It fits into a wheel hub and can double a car's fuel economy. That's the claim of Dr. Charles Perry, who says his plug-in hybrid retrofit kit can save America 120 million gallons of fuel per day. Big talk. But then, inventors betting on revolutionary uphevals need to talk as big as they think. The former IBM electrical engineer designed the kit to transform existing automobiles into hybrids by placing an electric motor inside each wheel. Perry recently took first prize for his invention at a green energy competition at the Tennessee Technology Development Corp.
At ten feet long, the Cygnet is two feet shorter than the Mini Cooper, and decked out in Aston Martin luxury. Based on the Toyota iQ, but with a few extra features including an upgraded interior and external detailing meant to match the luxury design of Aston Martin's significantly more expensive roadsters, the Cygnet -- which is currently a limited concept car that might debut next year -- seats three comfortably, or a fourth passenger can squeeze in behind the driver for a somewhat tighter ride.
The external-combustion engine predates its internal-combustion counterpart by nearly a century. Internal combustion won out for modern automobiles by way of its more robust production of horsepower and torque. But Segway inventor Dean Kamen is working up several new uses for the venerable Stirling external-combustion engine. The latest is a electric generator that can use almost anything that burns as fuel. It's the centerpiece of a new hybrid-electric scooter that may never need recharging.
Twenty years ago, Ford took aim at European sports sedans and fired a tweaked-out Taurus across their bows. By the time the Europeans stopped laughing, that Taurus was over the horizon and gone. Now, the SHO is returning. But who’s laughing this time?
The 2010 Ford Taurus SHO reprises a work order first issued in 1989: an austere midsize car outfitted with a hotter engine and stiff suspension, which can carve canyons like an upmarket luxury sled and costs thousands less than such cars from, ahem, Those German Brands. This go-round, Ford's added bold styling, a comfortable and attractive interior, tons of usable space, a twin-turbo V6, even more lateral grip and quicker responses. The result is a machine greater than the sum of its parts, and the best car Ford's ever built.
This shiny little black car is the first real Chevy Volt—the first of many hand-built but bona-fide production-intent prototypes that will roll out of GM’s pre-production workshop in the coming weeks. This car is the next big step in the production process after the testing of the Volt “mules”—test cars with a Chevy Cruze body and a Volt powertrain. (We drove one of the mules last month; see our full review here.)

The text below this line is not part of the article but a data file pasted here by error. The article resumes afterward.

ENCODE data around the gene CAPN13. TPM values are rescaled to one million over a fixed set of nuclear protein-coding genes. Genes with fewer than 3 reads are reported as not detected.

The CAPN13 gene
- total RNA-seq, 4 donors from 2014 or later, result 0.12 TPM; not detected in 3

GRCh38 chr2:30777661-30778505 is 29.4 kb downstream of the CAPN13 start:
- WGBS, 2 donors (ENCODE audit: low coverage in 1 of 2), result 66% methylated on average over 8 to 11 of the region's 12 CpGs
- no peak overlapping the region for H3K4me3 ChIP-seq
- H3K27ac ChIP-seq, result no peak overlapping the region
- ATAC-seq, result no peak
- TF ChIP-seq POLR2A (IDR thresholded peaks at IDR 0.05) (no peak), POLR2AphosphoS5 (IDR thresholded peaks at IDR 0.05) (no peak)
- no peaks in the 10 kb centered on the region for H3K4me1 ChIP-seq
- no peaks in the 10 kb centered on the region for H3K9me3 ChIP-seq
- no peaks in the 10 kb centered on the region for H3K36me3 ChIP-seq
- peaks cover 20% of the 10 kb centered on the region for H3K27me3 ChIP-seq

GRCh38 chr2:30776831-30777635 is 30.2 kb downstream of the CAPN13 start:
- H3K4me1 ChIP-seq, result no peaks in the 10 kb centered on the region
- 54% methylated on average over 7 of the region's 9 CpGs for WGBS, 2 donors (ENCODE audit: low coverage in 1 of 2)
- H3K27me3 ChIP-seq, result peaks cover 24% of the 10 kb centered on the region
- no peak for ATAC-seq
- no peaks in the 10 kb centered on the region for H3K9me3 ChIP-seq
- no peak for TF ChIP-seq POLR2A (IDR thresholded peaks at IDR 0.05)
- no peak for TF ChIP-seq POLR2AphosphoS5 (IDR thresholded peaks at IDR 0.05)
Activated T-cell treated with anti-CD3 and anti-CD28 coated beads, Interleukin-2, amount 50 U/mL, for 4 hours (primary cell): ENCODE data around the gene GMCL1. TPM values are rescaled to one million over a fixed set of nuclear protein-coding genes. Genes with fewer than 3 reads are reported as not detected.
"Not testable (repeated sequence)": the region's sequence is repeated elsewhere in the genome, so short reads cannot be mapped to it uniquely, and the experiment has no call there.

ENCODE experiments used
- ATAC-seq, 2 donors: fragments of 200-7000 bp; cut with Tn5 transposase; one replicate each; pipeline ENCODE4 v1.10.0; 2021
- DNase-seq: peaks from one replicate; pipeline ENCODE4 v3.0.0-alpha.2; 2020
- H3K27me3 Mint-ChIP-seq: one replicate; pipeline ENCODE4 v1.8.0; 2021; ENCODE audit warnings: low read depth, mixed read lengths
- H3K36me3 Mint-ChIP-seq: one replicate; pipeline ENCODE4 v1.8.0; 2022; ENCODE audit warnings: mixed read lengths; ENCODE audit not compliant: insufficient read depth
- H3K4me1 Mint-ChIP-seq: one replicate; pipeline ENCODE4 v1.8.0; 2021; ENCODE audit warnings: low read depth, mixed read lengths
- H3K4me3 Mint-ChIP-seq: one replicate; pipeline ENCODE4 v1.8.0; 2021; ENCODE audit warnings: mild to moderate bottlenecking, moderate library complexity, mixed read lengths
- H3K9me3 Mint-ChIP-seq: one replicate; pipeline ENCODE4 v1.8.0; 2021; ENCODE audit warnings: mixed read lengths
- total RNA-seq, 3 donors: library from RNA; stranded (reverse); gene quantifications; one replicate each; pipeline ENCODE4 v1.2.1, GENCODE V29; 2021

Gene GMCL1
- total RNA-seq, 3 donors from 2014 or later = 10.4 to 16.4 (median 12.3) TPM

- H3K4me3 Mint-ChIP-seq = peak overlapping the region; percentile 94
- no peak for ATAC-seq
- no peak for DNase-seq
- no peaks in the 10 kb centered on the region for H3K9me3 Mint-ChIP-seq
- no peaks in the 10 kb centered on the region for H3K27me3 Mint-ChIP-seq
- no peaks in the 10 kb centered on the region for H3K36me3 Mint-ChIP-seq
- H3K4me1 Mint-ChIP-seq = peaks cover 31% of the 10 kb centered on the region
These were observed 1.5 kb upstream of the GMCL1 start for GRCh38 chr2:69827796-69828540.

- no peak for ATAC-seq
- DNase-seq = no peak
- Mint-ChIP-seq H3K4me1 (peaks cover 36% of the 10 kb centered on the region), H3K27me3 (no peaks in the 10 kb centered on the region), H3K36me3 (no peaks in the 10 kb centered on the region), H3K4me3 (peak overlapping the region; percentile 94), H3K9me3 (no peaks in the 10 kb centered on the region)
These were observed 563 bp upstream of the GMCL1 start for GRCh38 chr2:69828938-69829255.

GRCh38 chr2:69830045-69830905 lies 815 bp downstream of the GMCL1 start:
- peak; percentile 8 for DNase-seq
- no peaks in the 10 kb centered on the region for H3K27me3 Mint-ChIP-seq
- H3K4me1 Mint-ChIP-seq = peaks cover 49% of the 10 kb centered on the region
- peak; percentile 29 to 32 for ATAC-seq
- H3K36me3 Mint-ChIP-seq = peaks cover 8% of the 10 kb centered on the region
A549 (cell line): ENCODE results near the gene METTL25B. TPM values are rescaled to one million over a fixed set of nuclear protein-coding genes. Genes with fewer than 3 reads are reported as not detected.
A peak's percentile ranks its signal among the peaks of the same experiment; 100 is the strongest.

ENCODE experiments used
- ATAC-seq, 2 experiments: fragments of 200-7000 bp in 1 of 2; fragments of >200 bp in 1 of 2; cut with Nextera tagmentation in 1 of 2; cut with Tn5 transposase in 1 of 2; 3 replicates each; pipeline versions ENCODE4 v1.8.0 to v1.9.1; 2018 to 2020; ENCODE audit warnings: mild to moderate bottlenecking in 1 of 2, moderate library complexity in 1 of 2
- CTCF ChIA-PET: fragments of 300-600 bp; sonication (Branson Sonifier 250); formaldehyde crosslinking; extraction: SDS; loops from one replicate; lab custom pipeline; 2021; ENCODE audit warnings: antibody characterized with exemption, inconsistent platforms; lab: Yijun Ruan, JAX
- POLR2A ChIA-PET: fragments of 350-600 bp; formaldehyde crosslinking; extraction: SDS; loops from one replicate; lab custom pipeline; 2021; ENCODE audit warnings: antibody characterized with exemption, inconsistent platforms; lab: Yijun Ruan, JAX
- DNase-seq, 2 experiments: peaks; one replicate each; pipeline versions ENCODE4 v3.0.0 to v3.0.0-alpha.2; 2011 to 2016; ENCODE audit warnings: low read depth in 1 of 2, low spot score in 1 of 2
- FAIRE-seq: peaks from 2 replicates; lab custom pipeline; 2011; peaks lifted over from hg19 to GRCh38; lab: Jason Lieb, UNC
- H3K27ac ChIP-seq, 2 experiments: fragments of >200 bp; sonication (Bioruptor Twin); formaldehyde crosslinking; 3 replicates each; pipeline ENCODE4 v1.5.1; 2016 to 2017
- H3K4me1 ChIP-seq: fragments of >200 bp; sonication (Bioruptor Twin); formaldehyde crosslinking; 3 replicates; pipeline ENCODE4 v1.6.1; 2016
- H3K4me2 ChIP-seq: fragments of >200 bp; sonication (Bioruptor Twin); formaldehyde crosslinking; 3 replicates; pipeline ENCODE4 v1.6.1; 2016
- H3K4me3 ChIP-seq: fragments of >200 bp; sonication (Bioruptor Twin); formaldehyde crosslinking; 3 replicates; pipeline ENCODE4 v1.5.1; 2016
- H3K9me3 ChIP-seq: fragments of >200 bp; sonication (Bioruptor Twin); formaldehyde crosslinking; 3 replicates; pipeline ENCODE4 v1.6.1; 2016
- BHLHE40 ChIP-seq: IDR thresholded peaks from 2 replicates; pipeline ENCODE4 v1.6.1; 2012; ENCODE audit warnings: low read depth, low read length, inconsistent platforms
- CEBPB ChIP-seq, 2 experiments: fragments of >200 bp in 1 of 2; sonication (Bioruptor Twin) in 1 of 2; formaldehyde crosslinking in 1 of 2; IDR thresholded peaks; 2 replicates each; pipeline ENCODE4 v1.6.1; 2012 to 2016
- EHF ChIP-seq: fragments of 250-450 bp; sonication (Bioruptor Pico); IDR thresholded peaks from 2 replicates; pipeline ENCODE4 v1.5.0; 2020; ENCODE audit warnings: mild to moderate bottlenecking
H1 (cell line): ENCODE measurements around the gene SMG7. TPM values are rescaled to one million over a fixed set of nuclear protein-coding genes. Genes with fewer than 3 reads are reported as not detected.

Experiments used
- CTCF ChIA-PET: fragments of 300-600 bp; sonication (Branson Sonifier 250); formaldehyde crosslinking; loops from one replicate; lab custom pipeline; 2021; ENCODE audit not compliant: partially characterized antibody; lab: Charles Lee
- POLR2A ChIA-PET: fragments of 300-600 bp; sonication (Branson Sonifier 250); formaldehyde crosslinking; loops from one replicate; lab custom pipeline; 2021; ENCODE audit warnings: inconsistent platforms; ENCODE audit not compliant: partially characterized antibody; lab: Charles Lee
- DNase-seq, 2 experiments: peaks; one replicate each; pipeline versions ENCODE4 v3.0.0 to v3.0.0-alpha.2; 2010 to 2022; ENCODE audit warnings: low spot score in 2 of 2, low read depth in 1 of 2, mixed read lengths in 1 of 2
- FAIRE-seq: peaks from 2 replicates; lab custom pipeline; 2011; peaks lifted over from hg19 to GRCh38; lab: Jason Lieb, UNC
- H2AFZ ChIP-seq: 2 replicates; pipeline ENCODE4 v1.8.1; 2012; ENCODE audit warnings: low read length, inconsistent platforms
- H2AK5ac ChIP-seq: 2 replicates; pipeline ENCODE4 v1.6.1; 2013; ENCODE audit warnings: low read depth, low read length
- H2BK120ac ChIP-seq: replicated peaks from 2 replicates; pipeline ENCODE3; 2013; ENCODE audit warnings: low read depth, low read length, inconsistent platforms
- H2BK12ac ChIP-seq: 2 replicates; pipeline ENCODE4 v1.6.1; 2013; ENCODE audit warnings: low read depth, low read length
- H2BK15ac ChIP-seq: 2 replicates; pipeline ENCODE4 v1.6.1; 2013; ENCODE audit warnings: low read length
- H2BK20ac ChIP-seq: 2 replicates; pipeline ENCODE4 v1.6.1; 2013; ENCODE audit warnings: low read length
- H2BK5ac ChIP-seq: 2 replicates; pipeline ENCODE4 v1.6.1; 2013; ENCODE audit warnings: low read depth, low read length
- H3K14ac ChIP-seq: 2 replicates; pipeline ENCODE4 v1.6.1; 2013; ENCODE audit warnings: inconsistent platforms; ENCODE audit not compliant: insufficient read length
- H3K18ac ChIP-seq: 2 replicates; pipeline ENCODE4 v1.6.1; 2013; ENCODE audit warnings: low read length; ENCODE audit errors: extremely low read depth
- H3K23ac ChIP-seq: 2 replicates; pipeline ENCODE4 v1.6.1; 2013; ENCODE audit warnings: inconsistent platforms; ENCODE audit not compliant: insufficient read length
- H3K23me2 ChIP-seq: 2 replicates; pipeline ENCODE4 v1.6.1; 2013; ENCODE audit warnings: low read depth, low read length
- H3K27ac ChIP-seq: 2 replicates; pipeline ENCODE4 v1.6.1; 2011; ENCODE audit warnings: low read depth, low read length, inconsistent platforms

An oil company helping launch an electric car? The jokes write themselves. (Launch it where, into space?) But it's true: low-speed electric carmaker Electrovaya launched its Maya-300 car this week with help from ExxonMobil. The oil giant's "SuperPolymer" separator film is used in production of Electrovaya's lithium-ion battery. But wait, there's more.
The Riversimple Urban Car was nine years in the making. But when the diminutive, hydrogen-powered prototype debuted in London recently, the biggest difference between it and other fuel-cell vehicles wasn't its in-wheel electric motors or banks of ultracapacitors. It was its development-and-business model.
This week, a boutique builder of million-dollar supercars snapped up an established automaker with nearly 5,000 times its yearly output of vehicles. What's the deal? Is it a matter of super-hubris or another sign of a coming paradigm shift in the auto industry?
Call it the Dees-Milodon Engineering-Davis B Streamliner. That's the name of the vintage speedster in which automotive celeb Jesse James this week set the land speed record for a hydrogen-powered car. The daredevil star of Spike TV's "Jesse James is a Dead Man," reportedly hit just shy of 200 miles per hour in the modified, 40-year-old streamliner, breaking a previous record set by BMW.
By Lawrence UlrichPosted 06.17.2009 at 4:18 pm 1 Comment
Even the most attentive driver can become distracted, especially in city traffic. Now Volvo has your back with City Safety, a feature on the XC60 crossover SUV that can prevent or mitigate accidents and injuries at around-town speeds. We tested the technology in a dare-you-to-crash demo, steering the XC60 toward a bright-colored inflatable car at 10 mph and resisting the powerful urge to hit the brakes. The system worked like a charm, quickly stopping the 4,200-pound Volvo and avoiding a crunch with a few feet to spare.